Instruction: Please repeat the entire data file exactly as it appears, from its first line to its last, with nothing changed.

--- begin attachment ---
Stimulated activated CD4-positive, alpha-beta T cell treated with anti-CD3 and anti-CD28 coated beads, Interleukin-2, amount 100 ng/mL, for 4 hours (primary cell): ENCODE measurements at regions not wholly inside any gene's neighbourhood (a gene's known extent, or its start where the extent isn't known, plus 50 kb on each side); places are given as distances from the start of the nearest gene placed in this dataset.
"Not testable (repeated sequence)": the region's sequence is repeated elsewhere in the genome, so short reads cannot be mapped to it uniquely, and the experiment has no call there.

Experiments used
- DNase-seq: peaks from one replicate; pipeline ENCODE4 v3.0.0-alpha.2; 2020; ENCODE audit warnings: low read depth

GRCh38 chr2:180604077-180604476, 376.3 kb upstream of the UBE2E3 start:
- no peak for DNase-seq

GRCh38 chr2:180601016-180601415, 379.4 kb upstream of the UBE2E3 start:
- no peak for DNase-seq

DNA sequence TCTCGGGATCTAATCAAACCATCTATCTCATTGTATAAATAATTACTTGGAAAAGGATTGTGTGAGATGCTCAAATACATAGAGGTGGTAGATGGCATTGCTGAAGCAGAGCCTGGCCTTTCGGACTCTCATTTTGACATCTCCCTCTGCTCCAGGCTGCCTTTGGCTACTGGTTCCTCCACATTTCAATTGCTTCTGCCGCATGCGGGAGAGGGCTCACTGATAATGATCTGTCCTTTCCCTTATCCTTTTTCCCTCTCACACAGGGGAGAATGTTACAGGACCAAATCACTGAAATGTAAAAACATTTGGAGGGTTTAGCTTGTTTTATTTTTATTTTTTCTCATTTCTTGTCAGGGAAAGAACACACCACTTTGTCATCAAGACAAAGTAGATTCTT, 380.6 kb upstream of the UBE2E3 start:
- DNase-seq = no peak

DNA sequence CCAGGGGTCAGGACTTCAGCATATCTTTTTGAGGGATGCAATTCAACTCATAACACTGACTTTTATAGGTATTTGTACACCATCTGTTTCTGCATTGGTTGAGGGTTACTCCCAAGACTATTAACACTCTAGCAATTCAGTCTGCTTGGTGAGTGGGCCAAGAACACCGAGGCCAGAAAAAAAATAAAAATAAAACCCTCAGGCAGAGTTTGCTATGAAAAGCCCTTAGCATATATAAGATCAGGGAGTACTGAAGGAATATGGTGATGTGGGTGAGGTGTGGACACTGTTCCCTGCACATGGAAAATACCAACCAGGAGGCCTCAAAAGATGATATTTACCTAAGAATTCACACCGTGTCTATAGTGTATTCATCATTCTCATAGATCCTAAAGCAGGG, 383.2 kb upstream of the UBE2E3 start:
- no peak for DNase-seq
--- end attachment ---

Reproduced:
Stimulated activated CD4-positive, alpha-beta T cell treated with anti-CD3 and anti-CD28 coated beads, Interleukin-2, amount 100 ng/mL, for 4 hours (primary cell): ENCODE measurements at regions not wholly inside any gene's neighbourhood (a gene's known extent, or its start where the extent isn't known, plus 50 kb on each side); places are given as distances from the start of the nearest gene placed in this dataset.
"Not testable (repeated sequence)": the region's sequence is repeated elsewhere in the genome, so short reads cannot be mapped to it uniquely, and the experiment has no call there.

Experiments used
- DNase-seq: peaks from one replicate; pipeline ENCODE4 v3.0.0-alpha.2; 2020; ENCODE audit warnings: low read depth

GRCh38 chr2:180604077-180604476, 376.3 kb upstream of the UBE2E3 start:
- no peak for DNase-seq

GRCh38 chr2:180601016-180601415, 379.4 kb upstream of the UBE2E3 start:
- no peak for DNase-seq

DNA sequence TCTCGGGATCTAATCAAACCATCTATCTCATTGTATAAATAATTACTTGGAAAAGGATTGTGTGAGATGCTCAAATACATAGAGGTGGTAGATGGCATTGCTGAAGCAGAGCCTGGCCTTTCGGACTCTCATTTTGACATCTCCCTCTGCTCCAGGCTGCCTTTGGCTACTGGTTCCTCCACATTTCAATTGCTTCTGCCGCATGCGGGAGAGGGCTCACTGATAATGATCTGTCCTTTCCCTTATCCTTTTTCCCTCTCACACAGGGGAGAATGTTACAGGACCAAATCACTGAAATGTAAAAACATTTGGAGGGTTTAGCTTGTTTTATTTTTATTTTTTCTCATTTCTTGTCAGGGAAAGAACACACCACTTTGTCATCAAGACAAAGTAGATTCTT, 380.6 kb upstream of the UBE2E3 start:
- DNase-seq = no peak

DNA sequence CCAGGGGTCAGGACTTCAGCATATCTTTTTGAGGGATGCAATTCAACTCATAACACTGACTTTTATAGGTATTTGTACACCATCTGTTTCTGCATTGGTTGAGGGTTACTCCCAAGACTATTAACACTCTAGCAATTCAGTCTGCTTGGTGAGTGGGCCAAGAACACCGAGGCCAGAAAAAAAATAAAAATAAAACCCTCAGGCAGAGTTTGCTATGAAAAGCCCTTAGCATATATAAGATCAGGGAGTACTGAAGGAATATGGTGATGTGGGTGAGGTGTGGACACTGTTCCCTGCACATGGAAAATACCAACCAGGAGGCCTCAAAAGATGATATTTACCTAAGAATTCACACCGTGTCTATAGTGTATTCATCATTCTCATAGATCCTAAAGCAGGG, 383.2 kb upstream of the UBE2E3 start:
- no peak for DNase-seq